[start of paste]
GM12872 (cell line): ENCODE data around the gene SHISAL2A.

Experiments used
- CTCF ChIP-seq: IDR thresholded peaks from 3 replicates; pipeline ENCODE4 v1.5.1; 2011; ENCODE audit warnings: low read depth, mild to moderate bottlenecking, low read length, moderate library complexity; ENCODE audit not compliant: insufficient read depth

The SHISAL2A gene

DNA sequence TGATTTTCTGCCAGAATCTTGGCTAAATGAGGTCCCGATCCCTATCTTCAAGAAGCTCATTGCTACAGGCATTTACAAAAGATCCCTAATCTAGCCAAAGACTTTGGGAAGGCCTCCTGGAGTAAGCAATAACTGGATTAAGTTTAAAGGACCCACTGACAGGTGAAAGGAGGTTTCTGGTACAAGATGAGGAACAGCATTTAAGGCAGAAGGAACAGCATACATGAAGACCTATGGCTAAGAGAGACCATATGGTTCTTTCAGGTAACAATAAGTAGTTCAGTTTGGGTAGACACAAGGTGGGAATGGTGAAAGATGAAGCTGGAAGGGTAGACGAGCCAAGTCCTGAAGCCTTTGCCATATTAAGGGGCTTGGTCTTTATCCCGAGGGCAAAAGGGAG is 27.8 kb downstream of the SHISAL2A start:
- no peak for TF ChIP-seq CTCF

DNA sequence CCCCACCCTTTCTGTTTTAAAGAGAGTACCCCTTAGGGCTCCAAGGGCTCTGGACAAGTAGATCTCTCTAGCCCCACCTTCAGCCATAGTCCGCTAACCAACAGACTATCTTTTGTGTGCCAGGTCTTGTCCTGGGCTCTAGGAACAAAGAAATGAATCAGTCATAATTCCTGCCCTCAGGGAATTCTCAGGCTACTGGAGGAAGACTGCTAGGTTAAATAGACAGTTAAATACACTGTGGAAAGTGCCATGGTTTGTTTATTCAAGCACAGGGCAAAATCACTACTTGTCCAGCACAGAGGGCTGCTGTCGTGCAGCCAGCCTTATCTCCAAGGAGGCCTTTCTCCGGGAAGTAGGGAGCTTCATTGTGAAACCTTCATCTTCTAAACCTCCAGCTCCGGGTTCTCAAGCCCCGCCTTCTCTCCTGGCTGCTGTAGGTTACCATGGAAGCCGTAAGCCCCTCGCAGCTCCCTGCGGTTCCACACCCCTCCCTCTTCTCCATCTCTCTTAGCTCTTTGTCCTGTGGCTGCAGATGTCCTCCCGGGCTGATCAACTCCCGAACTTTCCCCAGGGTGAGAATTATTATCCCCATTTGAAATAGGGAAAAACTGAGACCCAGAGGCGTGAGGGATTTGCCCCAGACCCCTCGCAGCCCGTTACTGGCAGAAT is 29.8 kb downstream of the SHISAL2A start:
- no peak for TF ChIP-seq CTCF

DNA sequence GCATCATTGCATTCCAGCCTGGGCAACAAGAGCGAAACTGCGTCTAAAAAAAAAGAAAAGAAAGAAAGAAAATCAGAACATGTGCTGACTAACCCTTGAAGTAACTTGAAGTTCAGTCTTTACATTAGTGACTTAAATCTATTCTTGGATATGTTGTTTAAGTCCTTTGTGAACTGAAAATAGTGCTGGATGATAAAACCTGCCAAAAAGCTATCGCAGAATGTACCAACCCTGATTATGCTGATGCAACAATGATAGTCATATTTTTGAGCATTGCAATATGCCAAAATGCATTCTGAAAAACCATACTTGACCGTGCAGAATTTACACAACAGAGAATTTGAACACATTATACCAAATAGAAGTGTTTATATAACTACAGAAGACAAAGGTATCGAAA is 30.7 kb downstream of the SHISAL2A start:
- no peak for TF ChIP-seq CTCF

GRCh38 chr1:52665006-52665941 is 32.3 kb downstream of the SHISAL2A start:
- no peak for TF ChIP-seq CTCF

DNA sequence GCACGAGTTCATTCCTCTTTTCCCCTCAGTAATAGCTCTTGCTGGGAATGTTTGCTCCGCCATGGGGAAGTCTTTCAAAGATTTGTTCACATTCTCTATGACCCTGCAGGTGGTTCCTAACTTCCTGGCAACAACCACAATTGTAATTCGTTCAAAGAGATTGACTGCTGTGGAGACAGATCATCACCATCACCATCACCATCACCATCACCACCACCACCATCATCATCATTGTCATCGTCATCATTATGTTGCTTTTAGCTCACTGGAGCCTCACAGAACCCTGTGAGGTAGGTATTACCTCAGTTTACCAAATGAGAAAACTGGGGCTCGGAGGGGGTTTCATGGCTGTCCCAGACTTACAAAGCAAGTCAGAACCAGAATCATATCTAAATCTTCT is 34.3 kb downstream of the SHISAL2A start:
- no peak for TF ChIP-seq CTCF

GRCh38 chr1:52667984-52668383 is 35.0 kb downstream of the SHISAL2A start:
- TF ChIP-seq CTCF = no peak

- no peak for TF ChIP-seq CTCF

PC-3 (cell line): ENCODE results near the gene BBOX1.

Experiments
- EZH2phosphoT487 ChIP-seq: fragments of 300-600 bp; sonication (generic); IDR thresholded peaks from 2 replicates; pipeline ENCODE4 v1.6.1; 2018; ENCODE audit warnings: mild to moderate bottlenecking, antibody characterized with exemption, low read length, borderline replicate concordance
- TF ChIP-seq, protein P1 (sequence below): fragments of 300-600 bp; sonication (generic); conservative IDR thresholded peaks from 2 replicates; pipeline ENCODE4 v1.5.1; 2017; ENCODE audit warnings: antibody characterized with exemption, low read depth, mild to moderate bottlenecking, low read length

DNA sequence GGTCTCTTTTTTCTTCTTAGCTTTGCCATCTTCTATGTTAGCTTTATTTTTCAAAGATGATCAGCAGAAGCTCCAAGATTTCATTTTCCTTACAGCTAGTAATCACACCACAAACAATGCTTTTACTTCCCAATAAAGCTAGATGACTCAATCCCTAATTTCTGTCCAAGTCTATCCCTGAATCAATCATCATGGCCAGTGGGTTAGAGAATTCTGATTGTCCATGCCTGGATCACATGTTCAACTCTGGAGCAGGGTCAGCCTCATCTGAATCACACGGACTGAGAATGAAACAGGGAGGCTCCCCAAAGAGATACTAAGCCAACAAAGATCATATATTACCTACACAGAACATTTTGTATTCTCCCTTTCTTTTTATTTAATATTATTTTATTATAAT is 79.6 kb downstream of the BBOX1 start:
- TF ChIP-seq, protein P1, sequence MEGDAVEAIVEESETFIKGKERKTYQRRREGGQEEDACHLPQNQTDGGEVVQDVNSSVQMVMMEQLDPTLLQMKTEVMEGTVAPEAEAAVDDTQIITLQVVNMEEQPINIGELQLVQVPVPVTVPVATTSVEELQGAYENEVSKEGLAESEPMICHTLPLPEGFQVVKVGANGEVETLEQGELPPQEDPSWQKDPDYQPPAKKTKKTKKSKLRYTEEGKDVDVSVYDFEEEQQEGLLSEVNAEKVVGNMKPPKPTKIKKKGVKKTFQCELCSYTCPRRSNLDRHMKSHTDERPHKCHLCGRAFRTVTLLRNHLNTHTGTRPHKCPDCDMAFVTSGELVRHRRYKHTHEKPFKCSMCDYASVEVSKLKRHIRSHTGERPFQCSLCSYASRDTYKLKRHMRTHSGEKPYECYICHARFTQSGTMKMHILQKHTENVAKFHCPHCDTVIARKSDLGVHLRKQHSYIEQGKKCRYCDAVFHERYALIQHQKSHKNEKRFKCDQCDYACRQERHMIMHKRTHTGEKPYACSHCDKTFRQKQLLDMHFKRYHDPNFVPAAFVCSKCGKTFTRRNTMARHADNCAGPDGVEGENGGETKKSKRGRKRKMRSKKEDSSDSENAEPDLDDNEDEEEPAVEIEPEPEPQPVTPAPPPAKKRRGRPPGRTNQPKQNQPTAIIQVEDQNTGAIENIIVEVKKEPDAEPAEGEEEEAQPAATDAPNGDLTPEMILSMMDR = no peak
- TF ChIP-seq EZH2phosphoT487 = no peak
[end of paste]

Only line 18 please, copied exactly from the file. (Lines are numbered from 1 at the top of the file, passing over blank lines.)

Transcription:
PC-3 (cell line): ENCODE results near the gene BBOX1.